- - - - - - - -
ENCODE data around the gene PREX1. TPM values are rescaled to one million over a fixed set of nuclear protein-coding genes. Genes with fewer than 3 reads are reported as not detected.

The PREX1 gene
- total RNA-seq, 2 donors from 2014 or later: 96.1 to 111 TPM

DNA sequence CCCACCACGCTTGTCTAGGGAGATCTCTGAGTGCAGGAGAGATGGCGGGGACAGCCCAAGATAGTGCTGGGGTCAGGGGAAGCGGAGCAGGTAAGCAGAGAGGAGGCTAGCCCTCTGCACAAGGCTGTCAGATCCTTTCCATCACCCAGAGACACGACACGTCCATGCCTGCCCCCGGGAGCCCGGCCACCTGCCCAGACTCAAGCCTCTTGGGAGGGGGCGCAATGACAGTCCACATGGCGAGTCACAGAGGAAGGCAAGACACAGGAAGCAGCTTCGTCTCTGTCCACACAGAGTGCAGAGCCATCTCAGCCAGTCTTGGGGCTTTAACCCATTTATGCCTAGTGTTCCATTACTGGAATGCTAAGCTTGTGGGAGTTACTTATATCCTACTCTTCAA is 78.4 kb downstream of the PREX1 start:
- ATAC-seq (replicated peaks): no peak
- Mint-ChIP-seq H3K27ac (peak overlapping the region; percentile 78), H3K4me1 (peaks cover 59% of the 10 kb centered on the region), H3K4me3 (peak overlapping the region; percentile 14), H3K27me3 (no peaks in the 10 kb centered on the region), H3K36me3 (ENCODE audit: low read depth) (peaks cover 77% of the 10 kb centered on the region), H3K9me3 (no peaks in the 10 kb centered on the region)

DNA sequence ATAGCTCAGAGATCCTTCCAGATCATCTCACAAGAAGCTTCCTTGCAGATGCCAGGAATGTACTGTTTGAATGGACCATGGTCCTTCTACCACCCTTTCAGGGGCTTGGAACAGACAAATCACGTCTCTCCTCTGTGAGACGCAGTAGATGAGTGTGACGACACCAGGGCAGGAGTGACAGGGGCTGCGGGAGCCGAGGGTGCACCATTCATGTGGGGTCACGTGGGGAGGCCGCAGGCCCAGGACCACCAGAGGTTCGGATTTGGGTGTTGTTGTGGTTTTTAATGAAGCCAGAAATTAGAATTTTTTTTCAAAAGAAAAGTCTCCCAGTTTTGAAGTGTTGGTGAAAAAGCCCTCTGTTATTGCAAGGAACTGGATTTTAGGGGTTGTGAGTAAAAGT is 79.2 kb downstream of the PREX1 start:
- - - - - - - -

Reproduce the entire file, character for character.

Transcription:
ENCODE data around the gene PREX1. TPM values are rescaled to one million over a fixed set of nuclear protein-coding genes. Genes with fewer than 3 reads are reported as not detected.

The PREX1 gene
- total RNA-seq, 2 donors from 2014 or later: 96.1 to 111 TPM

DNA sequence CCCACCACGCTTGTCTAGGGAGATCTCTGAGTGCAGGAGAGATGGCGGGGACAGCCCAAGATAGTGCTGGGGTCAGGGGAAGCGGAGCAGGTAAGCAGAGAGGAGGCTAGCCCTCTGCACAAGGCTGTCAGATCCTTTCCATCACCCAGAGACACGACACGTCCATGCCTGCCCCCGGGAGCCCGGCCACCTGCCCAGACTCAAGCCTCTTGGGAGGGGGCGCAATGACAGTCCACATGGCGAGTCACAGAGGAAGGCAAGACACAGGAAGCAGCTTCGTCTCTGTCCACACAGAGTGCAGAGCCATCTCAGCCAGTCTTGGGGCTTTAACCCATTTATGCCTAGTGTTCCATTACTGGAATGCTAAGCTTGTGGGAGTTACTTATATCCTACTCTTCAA is 78.4 kb downstream of the PREX1 start:
- ATAC-seq (replicated peaks): no peak
- Mint-ChIP-seq H3K27ac (peak overlapping the region; percentile 78), H3K4me1 (peaks cover 59% of the 10 kb centered on the region), H3K4me3 (peak overlapping the region; percentile 14), H3K27me3 (no peaks in the 10 kb centered on the region), H3K36me3 (ENCODE audit: low read depth) (peaks cover 77% of the 10 kb centered on the region), H3K9me3 (no peaks in the 10 kb centered on the region)

DNA sequence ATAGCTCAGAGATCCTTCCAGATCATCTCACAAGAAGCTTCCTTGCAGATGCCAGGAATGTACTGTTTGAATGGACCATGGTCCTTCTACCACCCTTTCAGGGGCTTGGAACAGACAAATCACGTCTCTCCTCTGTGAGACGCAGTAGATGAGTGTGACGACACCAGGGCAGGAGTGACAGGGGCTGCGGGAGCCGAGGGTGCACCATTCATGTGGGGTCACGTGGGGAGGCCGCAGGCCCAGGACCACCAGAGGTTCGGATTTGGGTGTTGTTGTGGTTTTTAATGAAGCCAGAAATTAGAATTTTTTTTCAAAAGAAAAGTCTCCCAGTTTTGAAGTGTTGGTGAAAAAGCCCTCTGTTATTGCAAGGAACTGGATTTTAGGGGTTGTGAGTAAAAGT is 79.2 kb downstream of the PREX1 start: